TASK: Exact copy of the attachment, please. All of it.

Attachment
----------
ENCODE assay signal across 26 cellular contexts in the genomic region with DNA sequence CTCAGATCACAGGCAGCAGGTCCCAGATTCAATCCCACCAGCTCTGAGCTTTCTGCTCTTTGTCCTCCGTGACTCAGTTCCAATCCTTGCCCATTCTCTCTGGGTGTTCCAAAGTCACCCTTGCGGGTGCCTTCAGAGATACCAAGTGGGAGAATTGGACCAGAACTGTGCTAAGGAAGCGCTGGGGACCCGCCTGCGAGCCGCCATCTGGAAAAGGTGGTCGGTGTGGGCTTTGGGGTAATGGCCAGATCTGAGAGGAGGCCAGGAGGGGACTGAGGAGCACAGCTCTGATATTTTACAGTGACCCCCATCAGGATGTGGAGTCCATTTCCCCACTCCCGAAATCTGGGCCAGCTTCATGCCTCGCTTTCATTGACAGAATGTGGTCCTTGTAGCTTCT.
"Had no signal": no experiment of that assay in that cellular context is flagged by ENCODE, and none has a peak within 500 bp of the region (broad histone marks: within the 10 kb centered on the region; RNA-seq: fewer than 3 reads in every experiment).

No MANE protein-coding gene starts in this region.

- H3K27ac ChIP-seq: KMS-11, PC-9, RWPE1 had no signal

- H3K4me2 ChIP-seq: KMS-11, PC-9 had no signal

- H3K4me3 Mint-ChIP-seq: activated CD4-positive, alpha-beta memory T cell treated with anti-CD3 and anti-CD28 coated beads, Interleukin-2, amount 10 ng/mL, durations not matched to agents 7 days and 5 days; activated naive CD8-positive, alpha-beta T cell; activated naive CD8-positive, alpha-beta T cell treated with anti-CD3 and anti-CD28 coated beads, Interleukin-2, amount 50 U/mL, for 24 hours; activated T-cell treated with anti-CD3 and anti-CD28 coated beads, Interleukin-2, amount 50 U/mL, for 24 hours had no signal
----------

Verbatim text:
ENCODE assay signal across 26 cellular contexts in the genomic region with DNA sequence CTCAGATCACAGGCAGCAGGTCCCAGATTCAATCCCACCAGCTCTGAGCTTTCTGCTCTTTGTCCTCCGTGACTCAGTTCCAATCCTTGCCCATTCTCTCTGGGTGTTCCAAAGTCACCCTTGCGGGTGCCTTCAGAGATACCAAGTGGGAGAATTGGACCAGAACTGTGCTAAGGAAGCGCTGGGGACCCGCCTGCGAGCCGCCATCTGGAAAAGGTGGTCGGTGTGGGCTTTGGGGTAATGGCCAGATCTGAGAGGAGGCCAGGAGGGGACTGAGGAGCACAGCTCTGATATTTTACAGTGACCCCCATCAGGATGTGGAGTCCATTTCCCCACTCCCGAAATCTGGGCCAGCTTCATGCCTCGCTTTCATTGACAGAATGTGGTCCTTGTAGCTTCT.
"Had no signal": no experiment of that assay in that cellular context is flagged by ENCODE, and none has a peak within 500 bp of the region (broad histone marks: within the 10 kb centered on the region; RNA-seq: fewer than 3 reads in every experiment).

No MANE protein-coding gene starts in this region.

- H3K27ac ChIP-seq: KMS-11, PC-9, RWPE1 had no signal

- H3K4me2 ChIP-seq: KMS-11, PC-9 had no signal

- H3K4me3 Mint-ChIP-seq: activated CD4-positive, alpha-beta memory T cell treated with anti-CD3 and anti-CD28 coated beads, Interleukin-2, amount 10 ng/mL, durations not matched to agents 7 days and 5 days; activated naive CD8-positive, alpha-beta T cell; activated naive CD8-positive, alpha-beta T cell treated with anti-CD3 and anti-CD28 coated beads, Interleukin-2, amount 50 U/mL, for 24 hours; activated T-cell treated with anti-CD3 and anti-CD28 coated beads, Interleukin-2, amount 50 U/mL, for 24 hours had no signal